•Quality of Service
The network infrastructure relies on QoS engineering to provide consistent and predictable end-to-end levels of service for traffic. Neither QoS nor bandwidth alone is the solution; rather, QoS-enabled bandwidth must be engineered into the network infrastructure.
In general, intra-cluster communications means all traffic between servers. There is also a real-time protocol called Intra-Cluster Communication Signaling (ICCS), which provides the communications with the Cisco CallManager Service process that is at the heart of the call processing in each server or node within the cluster.
The intra-cluster traffic between the servers consists of the following:
•Database traffic from the IBM Informix Dynamic Server (IDS) database that provides the main configuration information. The IDS traffic may be re-prioritized in line with Cisco QoS recommendations to a higher priority data service (for example, IP Precedence 1 if required by the particular business needs). An example of this is extensive use of Extension Mobility, which relies on IDS database configuration.
•ICCS real-time traffic, which consists of signaling, call admission control, and other information regarding calls as they are initiated and completed.
thanks jaime and yosh
Accoding to the link what the below digit "3" stand for , I hope it is a 3 minutes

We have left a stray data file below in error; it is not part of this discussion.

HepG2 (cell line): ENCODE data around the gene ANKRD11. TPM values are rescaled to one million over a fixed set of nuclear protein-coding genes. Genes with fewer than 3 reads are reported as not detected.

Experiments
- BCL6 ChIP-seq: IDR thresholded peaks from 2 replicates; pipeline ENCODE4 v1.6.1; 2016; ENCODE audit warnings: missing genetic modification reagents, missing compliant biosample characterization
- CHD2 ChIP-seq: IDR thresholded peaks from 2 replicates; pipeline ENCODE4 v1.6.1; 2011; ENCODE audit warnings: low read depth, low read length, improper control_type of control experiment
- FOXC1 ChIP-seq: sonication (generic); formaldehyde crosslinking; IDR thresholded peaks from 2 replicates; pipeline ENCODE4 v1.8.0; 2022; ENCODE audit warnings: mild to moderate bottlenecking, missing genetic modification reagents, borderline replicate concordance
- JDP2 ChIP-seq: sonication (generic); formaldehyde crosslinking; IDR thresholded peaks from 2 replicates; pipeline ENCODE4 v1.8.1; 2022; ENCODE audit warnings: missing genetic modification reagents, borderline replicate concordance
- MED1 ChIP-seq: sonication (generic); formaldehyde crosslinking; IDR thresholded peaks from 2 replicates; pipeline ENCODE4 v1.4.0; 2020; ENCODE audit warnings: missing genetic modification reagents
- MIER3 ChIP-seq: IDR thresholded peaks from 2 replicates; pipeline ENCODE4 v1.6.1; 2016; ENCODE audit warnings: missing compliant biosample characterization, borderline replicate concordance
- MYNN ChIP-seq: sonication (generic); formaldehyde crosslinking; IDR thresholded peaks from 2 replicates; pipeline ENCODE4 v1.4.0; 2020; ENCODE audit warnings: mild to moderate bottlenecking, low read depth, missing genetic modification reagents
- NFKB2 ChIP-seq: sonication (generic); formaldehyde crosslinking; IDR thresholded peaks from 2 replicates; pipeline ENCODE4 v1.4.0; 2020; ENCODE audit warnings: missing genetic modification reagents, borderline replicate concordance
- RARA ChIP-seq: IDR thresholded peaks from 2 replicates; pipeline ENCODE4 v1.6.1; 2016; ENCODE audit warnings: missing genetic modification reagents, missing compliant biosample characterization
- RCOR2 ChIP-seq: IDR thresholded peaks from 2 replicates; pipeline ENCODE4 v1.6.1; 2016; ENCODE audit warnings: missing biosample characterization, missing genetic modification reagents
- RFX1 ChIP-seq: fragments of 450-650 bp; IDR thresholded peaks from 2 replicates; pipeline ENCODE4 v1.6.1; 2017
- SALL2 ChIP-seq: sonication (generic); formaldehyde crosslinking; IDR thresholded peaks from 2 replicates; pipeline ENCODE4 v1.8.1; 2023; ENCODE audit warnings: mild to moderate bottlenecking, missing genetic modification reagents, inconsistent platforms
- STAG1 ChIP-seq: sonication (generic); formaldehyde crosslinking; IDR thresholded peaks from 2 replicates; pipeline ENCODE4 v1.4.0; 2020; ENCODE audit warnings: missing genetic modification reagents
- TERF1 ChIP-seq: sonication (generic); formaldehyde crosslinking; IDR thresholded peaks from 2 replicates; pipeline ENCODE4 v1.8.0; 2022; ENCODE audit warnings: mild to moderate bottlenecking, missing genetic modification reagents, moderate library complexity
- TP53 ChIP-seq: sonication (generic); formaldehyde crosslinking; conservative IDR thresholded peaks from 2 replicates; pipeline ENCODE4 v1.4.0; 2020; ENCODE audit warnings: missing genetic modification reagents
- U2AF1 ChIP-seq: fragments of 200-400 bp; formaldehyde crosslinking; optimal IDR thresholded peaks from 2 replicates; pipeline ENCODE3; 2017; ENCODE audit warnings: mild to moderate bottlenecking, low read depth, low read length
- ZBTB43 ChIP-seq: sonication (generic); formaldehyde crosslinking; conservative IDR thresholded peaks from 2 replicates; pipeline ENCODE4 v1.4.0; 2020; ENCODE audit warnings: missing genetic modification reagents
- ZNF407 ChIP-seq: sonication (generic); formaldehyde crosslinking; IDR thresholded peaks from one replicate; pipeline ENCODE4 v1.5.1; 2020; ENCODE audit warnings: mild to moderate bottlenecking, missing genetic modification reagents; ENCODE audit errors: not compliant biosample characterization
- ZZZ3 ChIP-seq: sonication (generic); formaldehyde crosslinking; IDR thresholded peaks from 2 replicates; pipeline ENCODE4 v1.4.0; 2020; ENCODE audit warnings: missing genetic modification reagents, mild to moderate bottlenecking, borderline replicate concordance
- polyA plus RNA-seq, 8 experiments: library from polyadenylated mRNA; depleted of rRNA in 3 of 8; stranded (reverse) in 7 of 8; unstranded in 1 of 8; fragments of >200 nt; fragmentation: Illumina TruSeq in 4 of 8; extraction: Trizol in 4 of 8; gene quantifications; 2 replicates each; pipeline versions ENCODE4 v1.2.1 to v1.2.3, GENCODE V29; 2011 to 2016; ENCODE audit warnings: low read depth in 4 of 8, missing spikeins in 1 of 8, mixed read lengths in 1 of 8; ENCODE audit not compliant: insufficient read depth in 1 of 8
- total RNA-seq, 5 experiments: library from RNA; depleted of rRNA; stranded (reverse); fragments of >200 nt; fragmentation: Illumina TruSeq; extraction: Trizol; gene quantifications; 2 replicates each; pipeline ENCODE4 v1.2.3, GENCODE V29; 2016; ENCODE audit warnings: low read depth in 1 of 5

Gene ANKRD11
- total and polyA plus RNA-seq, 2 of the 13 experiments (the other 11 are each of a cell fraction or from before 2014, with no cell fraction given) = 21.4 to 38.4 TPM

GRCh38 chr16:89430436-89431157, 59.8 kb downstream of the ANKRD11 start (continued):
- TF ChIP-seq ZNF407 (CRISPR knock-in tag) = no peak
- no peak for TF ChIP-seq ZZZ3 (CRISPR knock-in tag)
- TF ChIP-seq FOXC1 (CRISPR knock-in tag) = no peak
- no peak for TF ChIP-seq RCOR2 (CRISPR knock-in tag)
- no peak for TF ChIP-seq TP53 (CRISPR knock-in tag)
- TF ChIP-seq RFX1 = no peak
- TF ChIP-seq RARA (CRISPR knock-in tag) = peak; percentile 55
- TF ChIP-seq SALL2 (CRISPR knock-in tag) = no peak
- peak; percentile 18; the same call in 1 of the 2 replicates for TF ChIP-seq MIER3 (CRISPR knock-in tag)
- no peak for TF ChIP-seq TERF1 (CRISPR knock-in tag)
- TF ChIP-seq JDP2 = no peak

Consider two sites, Site 1 and Site 2, with Unified CM clustered over the WAN across these two sites
that are 80 ms round-trip time apart. Site 1 has one publisher, one combined TFTP and music on hold
(MoH) server, and two Unified CM subscriber servers. Site 2 has one TFTP/MoH server and two
Unified CM subscriber servers. Site 1 has 5000 phones, each having one DN; and Site 2 has 5000
phones, each having one DN. During the busy hour, 2500 phones in Site 1 call 2500 phones in Site 2,
each at 3 BHCA. During that same busy hour, 2500 phones in Site 2 also call 2500 phones in Site 1, each
at 3 BHCA. In this case:
Total BHCA during the busy hour = 2500*3 + 2500*3 = 15,000
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On your PRI requirements, how many e1 channels were in use on the old solution. The key to sizing E1s is not just the total number of users but how many concurrent calls they make and receive. I have a customer with about 5,000 users and they make about 300 concurrent calls.
So look at the history on the old system , speak to the customer and get a realistic figure.
NB: Customer will tell you that they make 1000 concurrent calls..Just tell them that the cost of their solution will be multiplied by a thousand times and they will give you a realistic figure...my 2 cents
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Thanks for the reply as things cleared for me from PSTN end,
Need to go more deeper for site to site bandwidth calculation can you provide me a good explanation link considering a codec in mind for the calculation of WAN bandwidth, if i am not wrong all it depennds on codec when a question of WAN bandwith comes.
For deployment over the wan, you must consider the bandwidth provisioning.
See this great guidance (Cisco Collaboration SRND)
Three key for achieve good voice quality over the wan :